Today, there are 365,000 cashiers and 317,000 waiters and waitresses in America who have bachelor’s degrees, as do one-fourth of those working in the retail industry. More than 100,000 college graduates are brushing toilets as janitors, and 18,000 are pushing carts. Our country’s young people aren’t traveling, inventing, creating, protesting, or exploring—hardly any are doing what their instincts tell them to do. Instead, they’re bagging groceries, pushing shopping carts, and pouring someone else’s coffee so they can pay off their debts. Such is the life of a loan drone.
Why do we do it? When are students going to realize that they might be worse off going to school than not going? How many more debtors will it take?
A college education, of course, can be both spiritually fulfilling and economically practical, yet with so many people in debt and so many people in crappy jobs and so many people leading boring, robotic lives, I think our society must reevaluate its priorities.
I think we must stop telling young people that they must go straight into college. We must stop telling them that student debt is “good debt.” We must stop telling them that “you shouldn’t let money stop you from going to the school you want to go to.” These young people are making terrible, life-altering, five-figure decisions because they’re getting shitty advice. The average 18-year-old knows next to nothing about personal finance, and he shouldn’t have the ability to take out tens of thousands of dollars to go to school for the same reason we shouldn’t give a 12-year-old the keys to the car. The freedom to spend money that isn’t ours is, to me, not a freedom at all.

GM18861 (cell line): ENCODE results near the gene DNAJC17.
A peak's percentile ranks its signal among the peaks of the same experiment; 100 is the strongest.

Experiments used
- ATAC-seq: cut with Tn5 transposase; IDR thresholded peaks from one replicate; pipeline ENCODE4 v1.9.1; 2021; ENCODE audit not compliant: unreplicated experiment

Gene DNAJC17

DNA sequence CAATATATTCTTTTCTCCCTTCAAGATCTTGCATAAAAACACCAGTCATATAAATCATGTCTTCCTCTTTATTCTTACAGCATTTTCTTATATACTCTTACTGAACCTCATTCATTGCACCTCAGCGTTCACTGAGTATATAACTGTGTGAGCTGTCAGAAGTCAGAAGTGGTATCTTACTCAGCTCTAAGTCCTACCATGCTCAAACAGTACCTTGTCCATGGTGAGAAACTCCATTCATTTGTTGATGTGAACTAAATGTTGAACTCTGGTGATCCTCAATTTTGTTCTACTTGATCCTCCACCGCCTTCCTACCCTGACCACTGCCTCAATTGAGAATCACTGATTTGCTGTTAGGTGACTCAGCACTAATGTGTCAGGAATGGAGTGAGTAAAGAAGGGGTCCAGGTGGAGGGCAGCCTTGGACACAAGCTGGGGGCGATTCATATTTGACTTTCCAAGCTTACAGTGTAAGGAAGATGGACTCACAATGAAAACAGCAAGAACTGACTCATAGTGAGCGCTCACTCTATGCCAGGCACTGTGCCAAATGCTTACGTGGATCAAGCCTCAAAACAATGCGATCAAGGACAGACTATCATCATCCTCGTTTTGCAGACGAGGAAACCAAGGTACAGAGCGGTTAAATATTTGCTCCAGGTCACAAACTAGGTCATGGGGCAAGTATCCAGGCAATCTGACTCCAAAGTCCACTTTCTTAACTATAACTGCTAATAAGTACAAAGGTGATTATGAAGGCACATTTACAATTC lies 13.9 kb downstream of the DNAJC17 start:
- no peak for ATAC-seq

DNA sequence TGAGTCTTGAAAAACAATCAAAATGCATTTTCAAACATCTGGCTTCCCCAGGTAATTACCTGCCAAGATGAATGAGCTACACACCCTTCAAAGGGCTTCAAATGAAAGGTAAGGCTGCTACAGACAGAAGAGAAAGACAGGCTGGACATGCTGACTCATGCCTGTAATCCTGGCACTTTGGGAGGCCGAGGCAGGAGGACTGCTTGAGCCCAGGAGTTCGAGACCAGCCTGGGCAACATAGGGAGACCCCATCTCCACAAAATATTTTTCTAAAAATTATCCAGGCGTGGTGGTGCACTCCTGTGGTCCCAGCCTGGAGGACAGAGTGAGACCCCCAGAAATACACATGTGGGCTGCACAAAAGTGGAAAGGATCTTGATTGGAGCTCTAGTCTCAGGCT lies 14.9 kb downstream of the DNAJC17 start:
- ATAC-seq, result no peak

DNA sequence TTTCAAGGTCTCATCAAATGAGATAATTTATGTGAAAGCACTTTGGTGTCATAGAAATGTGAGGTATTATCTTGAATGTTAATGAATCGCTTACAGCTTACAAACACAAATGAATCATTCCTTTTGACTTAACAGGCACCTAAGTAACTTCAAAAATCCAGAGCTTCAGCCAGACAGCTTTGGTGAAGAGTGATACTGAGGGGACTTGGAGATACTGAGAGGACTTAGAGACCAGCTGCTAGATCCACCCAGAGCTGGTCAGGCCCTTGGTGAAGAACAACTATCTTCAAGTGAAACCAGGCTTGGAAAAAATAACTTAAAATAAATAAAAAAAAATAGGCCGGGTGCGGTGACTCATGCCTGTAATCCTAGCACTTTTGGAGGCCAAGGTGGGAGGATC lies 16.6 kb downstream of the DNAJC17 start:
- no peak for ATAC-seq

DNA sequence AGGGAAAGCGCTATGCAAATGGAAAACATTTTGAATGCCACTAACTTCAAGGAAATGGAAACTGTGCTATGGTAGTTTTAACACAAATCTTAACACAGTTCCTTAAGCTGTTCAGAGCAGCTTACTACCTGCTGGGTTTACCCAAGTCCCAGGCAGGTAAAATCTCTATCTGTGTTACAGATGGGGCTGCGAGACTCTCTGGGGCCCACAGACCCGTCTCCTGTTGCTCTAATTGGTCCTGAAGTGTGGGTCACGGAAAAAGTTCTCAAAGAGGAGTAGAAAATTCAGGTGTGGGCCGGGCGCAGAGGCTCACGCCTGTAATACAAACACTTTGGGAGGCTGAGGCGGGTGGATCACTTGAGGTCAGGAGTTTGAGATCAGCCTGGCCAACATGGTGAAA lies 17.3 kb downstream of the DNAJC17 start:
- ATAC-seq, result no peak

Sometime I think that it’s not debt that’s the real problem, but that our imaginations are so blunted by the time we leave high school.